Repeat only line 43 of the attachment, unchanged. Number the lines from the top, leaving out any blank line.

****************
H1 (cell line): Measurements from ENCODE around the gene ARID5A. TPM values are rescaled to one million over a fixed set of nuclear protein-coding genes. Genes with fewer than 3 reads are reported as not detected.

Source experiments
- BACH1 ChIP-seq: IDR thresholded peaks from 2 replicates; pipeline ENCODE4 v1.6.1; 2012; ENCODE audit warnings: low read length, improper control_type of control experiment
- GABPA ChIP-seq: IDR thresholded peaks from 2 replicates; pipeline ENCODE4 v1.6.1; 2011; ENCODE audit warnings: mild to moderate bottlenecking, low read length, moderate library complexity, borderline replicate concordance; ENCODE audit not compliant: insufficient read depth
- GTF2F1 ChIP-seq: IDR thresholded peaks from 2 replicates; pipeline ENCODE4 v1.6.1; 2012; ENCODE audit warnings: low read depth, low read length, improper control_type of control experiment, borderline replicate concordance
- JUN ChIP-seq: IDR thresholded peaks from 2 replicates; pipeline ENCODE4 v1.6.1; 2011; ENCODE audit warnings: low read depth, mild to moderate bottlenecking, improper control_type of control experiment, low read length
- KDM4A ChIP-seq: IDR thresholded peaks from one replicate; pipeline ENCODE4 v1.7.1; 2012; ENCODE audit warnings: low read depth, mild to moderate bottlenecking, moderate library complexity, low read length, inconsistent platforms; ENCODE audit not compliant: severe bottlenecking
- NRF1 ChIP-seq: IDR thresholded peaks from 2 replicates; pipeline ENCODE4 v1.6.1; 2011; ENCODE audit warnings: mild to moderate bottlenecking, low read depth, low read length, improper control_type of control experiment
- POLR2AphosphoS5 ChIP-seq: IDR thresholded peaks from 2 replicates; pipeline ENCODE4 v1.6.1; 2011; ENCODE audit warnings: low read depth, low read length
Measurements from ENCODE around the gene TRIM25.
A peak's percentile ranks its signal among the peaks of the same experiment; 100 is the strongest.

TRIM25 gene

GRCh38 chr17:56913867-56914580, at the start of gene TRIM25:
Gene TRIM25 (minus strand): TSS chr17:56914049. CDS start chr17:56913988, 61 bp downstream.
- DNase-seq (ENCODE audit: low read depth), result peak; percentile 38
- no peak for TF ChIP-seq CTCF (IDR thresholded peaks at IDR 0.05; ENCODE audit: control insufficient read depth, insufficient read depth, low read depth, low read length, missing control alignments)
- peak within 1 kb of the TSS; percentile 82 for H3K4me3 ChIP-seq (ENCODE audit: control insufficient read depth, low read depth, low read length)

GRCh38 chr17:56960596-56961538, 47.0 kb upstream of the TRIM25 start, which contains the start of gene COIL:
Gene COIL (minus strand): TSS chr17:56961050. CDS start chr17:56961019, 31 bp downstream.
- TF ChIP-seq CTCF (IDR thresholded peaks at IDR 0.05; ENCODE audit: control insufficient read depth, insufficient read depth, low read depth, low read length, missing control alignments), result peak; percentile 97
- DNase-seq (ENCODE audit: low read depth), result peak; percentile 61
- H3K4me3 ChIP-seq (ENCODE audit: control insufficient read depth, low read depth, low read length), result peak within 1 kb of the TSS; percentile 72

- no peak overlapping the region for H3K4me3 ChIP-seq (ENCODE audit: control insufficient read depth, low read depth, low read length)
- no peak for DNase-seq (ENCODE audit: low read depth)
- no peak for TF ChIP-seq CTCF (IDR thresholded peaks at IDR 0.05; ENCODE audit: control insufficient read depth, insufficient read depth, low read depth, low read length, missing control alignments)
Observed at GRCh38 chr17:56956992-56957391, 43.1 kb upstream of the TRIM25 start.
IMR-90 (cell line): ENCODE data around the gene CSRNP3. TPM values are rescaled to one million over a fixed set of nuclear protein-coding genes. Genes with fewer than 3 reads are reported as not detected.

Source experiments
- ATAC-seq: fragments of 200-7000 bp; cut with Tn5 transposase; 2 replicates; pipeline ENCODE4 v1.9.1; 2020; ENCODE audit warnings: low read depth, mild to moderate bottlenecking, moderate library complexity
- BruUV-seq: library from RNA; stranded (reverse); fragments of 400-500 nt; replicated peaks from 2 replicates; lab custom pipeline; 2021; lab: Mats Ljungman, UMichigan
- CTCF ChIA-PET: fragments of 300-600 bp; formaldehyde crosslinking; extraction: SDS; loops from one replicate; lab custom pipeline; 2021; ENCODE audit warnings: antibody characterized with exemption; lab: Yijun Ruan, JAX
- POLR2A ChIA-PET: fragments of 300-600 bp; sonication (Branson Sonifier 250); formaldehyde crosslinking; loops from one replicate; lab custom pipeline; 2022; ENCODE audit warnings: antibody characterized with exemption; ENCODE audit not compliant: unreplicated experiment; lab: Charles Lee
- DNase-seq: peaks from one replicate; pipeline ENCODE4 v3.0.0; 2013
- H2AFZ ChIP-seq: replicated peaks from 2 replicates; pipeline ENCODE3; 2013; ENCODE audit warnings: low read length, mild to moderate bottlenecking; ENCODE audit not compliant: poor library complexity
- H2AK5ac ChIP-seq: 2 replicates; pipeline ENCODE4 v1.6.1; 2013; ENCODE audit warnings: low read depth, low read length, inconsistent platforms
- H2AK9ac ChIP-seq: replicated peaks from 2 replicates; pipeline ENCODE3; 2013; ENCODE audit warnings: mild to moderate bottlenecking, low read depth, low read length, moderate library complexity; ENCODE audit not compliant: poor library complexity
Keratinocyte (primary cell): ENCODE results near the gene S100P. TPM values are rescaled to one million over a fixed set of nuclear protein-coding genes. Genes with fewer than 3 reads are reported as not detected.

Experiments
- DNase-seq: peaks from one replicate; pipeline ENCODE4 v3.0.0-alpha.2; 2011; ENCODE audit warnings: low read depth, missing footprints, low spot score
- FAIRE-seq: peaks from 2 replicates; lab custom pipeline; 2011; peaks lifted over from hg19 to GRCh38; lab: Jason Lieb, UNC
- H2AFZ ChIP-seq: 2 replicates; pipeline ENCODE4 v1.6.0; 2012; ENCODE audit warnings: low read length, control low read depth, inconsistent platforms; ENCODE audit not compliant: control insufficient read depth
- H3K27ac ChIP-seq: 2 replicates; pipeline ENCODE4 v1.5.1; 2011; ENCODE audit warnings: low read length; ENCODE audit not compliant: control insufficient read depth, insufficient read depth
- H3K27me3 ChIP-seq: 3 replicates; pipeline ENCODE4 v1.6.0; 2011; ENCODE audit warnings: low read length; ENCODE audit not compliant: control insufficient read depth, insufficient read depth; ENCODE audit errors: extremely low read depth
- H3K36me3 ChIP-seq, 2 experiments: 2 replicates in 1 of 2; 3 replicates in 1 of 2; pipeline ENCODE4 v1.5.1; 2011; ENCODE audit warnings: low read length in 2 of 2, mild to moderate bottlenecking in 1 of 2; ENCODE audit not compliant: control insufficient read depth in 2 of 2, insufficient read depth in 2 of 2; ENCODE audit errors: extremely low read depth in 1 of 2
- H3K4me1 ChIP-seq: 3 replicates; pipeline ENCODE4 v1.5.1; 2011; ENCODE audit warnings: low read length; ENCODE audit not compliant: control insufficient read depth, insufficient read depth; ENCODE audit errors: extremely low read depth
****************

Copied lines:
- H3K27me3 ChIP-seq: 3 replicates; pipeline ENCODE4 v1.6.0; 2011; ENCODE audit warnings: low read length; ENCODE audit not compliant: control insufficient read depth, insufficient read depth; ENCODE audit errors: extremely low read depth